Diverse Drinking Cultures and the Study of Islam

In the twentieth century, anthropologists invested much research in social-cultural differentiation, food, and human relations. Drinking is no exception, and it was not reduced to pathological behavior. In a general analysis of alcohol and culture, David Mandelbaum succinctly described cultural variations and marked similarities in drinking: “There have been very few, if any, societies whose people knew the use of alcohol and yet paid little attention to it. Alcohol may be tabooed; it is not ignored” (Reference Mandelbaum1965: 281; cf. Withington and McShane Reference Withington and McShane2014). This pattern coheres with the history of Islam, known for banning intoxicating drinks. Notwithstanding disputes about what an intoxicating drink is, the four schools of law did not praise intoxication (Siddiqui Reference Siddiqui2012: 90–105; Haider Reference Haider2013) but allowed diverse ways of regulating drinking boundaries, the most recent form being the “scientization of ḥalāl,” which utilizes modern chemical techniques to measure alcohol percentages (Armanios and Ergene Reference Armanios and Ergene2018: 177–89). Yet, Islam is also the religion of a rich poetic tradition centering on wine. Depending on the context, people of Muslim backgrounds may develop ambiguous or outright contradictory attitudes and practices regarding drinks. Their “cultural expectations regulate the emotional consequences of drink” (Mandelbaum Reference Mandelbaum1965: 282). Not only is drinking determined by a habitus, but anthropologists also recorded the near-universal fact of alcohol consumption as a rule-governed activity that heightens social emotions and, more than other kinds of beverages, is consumed with others, often in specifically designated environments for doing so (SIRC 1998; Dietler Reference Dietler2006).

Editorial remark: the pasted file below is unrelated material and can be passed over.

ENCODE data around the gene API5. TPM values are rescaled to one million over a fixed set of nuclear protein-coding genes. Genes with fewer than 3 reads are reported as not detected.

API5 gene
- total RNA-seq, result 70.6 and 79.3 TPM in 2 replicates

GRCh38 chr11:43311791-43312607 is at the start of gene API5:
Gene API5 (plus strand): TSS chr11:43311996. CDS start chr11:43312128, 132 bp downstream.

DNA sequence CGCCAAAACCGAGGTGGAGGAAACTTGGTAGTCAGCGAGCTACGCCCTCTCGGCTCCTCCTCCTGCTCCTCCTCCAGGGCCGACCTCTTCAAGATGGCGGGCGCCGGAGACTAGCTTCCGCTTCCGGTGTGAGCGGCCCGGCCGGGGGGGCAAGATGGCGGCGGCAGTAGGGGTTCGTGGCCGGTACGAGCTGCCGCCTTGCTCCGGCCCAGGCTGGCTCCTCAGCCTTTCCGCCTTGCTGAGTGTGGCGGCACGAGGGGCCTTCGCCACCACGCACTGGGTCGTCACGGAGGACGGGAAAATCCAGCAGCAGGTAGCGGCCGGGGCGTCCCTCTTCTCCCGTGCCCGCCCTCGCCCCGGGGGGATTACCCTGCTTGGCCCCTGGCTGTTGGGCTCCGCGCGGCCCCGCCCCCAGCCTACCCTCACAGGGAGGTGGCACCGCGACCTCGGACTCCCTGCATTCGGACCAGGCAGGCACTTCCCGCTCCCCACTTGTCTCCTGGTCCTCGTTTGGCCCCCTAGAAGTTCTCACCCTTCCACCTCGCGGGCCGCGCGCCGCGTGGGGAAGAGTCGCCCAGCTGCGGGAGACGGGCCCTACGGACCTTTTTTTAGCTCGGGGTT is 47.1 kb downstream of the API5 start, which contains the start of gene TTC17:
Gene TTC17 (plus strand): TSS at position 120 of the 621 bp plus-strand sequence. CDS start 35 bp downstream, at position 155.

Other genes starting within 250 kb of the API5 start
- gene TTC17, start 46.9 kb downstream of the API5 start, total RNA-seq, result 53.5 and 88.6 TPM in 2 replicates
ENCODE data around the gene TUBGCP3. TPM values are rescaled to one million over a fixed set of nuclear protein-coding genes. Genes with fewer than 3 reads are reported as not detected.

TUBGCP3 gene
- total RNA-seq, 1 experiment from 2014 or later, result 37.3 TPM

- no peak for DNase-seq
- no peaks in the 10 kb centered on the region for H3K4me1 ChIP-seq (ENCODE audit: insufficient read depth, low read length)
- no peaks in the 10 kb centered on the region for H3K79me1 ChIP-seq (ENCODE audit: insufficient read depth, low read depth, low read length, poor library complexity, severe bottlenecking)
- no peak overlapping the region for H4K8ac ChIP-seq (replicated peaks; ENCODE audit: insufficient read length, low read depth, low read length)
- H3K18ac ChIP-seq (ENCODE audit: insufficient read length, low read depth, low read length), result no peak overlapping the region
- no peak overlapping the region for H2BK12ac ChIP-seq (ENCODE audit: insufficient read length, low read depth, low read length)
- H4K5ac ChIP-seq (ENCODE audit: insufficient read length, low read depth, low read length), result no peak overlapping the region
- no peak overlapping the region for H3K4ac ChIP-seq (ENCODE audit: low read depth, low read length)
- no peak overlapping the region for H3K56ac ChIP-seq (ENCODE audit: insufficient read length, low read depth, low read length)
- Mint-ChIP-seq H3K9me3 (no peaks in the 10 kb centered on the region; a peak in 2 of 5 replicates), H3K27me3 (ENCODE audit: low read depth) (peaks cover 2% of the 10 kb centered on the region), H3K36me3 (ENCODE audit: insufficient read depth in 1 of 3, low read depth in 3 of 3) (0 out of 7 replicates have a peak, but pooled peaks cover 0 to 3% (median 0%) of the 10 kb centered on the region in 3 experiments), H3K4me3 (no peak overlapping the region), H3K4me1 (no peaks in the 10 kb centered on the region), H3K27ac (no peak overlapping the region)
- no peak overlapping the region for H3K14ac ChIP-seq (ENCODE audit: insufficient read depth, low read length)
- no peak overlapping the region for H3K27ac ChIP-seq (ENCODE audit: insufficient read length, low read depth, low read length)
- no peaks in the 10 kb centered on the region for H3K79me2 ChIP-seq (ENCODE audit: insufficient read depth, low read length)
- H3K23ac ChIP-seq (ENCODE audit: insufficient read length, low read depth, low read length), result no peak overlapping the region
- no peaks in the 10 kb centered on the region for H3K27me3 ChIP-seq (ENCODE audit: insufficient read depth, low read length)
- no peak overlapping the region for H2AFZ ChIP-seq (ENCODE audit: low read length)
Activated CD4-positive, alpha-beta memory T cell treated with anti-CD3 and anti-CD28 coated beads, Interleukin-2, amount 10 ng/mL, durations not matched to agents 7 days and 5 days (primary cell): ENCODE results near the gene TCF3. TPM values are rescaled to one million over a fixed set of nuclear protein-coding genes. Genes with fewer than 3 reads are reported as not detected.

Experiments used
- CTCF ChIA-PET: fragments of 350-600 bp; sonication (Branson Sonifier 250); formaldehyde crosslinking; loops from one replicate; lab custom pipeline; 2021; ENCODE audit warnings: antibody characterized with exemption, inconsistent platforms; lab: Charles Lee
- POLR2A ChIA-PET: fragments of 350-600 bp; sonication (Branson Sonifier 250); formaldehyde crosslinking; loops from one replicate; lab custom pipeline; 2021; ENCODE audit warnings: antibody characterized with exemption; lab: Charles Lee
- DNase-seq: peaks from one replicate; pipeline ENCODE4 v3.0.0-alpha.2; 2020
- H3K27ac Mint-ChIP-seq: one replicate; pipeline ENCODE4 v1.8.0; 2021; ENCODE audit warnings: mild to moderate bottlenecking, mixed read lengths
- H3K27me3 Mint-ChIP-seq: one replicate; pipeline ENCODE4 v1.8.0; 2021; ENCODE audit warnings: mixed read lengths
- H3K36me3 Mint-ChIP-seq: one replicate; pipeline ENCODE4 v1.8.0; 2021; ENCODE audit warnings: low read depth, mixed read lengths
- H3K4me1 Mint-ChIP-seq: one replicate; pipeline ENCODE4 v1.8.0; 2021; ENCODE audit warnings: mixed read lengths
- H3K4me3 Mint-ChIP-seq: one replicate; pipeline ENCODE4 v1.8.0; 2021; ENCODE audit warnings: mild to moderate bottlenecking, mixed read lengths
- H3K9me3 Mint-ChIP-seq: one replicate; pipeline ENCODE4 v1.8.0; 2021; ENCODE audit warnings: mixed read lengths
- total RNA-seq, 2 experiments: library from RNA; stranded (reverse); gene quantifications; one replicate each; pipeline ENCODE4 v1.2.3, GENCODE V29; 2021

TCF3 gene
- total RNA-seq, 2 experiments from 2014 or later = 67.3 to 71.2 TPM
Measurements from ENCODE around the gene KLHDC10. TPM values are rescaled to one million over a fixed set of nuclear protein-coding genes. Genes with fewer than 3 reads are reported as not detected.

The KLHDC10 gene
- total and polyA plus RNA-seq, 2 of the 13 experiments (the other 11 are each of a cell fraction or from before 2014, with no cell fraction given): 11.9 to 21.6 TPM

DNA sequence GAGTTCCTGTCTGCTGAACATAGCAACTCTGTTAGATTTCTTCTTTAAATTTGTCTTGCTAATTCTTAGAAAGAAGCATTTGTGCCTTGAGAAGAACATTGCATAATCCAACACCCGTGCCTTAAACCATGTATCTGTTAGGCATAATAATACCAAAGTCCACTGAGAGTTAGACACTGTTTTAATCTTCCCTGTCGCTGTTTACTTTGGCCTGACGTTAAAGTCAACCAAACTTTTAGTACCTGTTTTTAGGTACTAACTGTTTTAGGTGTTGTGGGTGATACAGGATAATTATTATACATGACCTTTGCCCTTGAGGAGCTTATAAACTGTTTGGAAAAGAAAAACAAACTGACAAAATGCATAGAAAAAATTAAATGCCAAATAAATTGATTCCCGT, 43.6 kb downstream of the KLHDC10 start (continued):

Similarly, Ammar and I knew what to expect when we headed for Wine Shop the Philosopher and the wine bottles inscribed with Khayyām’s poems. Our laughter began before arrival at the curious wine shop. The social imagination of drinking had greater, more decisive power than the tasting and connoisseurship of the drinks themselves, which were made in Bulgaria and Italy like other wines sold in the Netherlands. The label, discourse, and comportments, primarily, conferred meaning on the wine for the various Iranian, Afghan, Pakistani, and other customers (see image 1). Should we reach drunkenness, on any occasion, this too is highly ritualized, learned, and expressed differently in diverse cultures. Drinking constructs meaningful worlds, as Mary Douglas put it, delineating boundaries of inclusion and exclusion, by structuring economic activities of diverse individuals such as an Afghan-Dutch wine-seller and his diverse clientele. Most importantly, drinks constitute an “ideal world” (Douglas Reference Douglas2003: 8; cf. MacAndrew and Edgerton Reference MacAndrew and Edgerton1969; Heath Reference Heath2000; Tapper Reference Tapper, Zubaida and Tapper2001). Douglas’ observation rings true, especially for Ammar, Ofran, and I, who share a background of finding refuge in the Netherlands. Drinking makes “an intelligible, bearable world which is much more how an ideal world should be than the painful chaos threatening all the time” (Douglas Reference Douglas2003: 11).

Image 1: Pārsi wine bottles. Author’s photo, The Hague, 2021.